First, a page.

My blood runs thin, like that of most broken men. Perhaps I was born with broken heart, requiring me to constantly fill the fractured nothingness. To fill to feel. Feeding my Id at such a startling rate, Freud turns in his grave to write, “I told you so” in his death diary.
I am nothing but basic instinct to form connections. To split blood with brothers out of gashed hands. To kiss the lips of a hundred lovers, unsure of whether to use tongue. I’ve been biting my tongue and pressing it into my cheek. I’m unsure of this thing we call free speech, so I gate the darker thing behind a cage of teeth. Tightening my lips and swallowing the feeling of weakness which goes hand in hand with holding back.
It’s easier to blame some God above for this cursed heart. Maybe it’s insipid, yet I find it more sustainable than blaming my mother or another for not hugging me enough.
I grip my kids tightly, making vows to always be around to grip them tightly. To lift them up when they fall down. To break the cycle. The one that drove me mad.
The doctor says I don’t have a broken heart. It’s my brain that’s afflicted. If only he could feel the weight beating in my chest. Surely then, he wouldn’t jot down the words ‘chemical imbalance’.
The cure for broken brain is little white pills that zombify your feelings.
A CHEMICAL IMBALANCE. Yet, he asks me to answer a question about sexual abuse. Is there a correlation between the chemicals and being inappropriately touched?
I interlock my teeth so as not to scream. The dark truths are worn, tired from being caged inside.
Maybe you feel this way, too. Maybe you identify with these abuses. The dragging ball and chain on your heart. The things we hide behind the words, ‘I’m fine.’
I cling to the idea of predestination if only to have someone to blame. Someone to shake my fist at during fits of rage.
I hug my children tight, giving forehead kisses as I tuck them in for the night. I hope to protect them like no one protected me. I worry broken hearts are genetic, so I give them the little love I have accumulated during this life. Hoping it’s just enough.
Somewhere, waves are breaking on jagged rocks. Sea foam, violently attempting to wash us from this earth. A relentless, tiring, crash, slowly causing limestone to recede back. We baptize in the river, seemingly unaware of our unwelcome presence here.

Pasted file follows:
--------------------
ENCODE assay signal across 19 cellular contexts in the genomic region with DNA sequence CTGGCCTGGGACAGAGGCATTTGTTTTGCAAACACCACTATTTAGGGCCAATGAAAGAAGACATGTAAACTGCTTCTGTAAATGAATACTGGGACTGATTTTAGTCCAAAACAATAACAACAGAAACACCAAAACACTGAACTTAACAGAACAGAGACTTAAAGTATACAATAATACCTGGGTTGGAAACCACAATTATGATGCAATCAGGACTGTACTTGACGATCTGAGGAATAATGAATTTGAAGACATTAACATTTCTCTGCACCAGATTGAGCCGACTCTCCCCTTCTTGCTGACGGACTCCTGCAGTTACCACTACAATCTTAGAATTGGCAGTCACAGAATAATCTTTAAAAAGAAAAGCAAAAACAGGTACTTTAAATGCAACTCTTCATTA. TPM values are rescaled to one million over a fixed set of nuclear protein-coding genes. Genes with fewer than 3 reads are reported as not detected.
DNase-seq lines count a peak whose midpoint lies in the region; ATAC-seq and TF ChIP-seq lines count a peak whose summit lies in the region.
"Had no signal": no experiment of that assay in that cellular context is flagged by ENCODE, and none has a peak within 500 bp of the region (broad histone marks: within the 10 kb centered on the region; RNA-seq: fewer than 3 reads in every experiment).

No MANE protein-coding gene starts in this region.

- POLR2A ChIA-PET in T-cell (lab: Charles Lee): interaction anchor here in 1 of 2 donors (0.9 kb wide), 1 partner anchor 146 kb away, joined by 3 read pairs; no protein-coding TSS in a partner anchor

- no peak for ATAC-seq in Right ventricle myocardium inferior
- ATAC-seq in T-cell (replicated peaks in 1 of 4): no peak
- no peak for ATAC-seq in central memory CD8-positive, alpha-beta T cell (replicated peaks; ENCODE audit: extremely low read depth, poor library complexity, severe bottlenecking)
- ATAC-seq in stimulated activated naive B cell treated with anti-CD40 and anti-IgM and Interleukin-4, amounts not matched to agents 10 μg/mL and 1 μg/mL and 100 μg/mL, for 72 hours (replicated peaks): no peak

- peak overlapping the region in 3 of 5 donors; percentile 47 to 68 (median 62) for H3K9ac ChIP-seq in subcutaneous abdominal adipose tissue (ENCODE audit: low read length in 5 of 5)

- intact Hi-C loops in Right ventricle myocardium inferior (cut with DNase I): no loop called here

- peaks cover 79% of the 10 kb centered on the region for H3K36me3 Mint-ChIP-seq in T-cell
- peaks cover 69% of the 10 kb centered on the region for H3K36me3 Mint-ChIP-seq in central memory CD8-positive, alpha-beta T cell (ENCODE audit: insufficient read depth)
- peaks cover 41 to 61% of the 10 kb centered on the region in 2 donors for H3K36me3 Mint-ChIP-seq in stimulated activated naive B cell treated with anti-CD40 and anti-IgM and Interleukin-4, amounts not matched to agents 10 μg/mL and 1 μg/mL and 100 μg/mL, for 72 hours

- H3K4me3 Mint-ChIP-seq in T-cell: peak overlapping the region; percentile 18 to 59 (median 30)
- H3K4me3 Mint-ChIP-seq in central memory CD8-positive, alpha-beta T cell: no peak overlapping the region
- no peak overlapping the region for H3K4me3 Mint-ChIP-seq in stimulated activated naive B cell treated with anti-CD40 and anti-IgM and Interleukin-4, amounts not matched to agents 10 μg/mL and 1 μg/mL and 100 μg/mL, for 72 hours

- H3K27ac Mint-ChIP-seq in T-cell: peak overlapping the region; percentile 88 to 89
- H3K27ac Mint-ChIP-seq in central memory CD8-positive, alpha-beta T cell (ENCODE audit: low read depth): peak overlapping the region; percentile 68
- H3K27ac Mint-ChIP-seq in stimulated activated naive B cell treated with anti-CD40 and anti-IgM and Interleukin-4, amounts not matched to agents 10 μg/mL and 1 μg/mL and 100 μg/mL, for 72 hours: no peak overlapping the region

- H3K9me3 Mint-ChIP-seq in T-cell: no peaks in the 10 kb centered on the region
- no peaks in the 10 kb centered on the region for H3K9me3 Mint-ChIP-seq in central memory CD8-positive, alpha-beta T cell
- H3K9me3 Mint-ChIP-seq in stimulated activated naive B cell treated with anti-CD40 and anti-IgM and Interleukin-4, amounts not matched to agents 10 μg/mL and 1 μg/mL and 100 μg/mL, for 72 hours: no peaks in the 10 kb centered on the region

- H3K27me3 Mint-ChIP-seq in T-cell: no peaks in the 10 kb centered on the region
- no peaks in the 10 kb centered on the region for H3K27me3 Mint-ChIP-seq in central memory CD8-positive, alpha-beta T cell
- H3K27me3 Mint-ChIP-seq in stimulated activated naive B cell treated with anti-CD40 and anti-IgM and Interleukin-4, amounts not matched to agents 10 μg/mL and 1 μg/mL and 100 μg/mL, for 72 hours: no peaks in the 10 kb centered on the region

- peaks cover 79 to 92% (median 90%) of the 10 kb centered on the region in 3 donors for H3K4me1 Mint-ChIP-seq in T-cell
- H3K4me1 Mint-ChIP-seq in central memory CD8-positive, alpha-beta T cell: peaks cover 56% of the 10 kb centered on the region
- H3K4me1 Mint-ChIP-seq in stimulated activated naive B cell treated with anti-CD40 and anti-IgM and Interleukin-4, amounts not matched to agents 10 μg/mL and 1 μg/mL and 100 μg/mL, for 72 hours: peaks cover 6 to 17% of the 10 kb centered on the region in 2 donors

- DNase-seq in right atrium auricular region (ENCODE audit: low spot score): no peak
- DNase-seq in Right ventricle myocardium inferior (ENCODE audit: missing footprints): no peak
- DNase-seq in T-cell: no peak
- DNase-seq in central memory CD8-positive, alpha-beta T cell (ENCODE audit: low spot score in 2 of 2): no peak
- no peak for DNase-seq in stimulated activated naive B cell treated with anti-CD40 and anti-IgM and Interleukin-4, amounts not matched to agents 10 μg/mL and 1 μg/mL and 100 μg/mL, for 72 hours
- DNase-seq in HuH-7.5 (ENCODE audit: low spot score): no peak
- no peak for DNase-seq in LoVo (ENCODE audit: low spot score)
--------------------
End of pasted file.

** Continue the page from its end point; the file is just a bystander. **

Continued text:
Wash away my sins and stain the limestone with them.
A broken man.
A broken heart mind.
I’ve been trying to build bridges but they seem to keep burning down as my jilted gemini soul attempts to move along them. They say our hearts are the anchors of the bridge. Maybe that’s why. Whereas I seek out connections due to an attention-starved desire, these people are connecting with heart to hearts.
Maybe I’m too afraid to give mine. I rip off little pieces of aorta to gift to the select few who have yet to grow tired of me. I can’t give the whole thing, the weight would be far too exhausting.
I need a cigarette. Something, anything, to kill me a little bit inside. I don’t want to die with broken heart but, I prefer the slow death option as opposed to living with one. Inhale and die a little inside.
These lungs have never betrayed me, yet their intimate closeness to my heart is why they must be the first to go.
Inhale, if only to die one breath at a time.
My blood runs thin, pumped weakly to gashed hand as I walk bloody through the streets. Arms outstretched, letting it drip and sear the pavement with the words, ‘Love me. Even if I’m not enough.’
I may be needy, broken-hearted, junkie trying to get high on love and lust, but, maybe, just maybe, I can learn to trust in connections built from hearts.
I press the tarot cards against my lips and plead silently for divination. Keeper of Secrets, will I ever learn to love? My Id leaves me aching for gentle touch. I lay the cards out on the table, hoping we are not products of our environment but our environments are products of us.
The sin-stained waves break against the shore.
Briton Underwood is a writer. His byline includes big publications and small publications. What’s important to him are his words, not where he’s been published.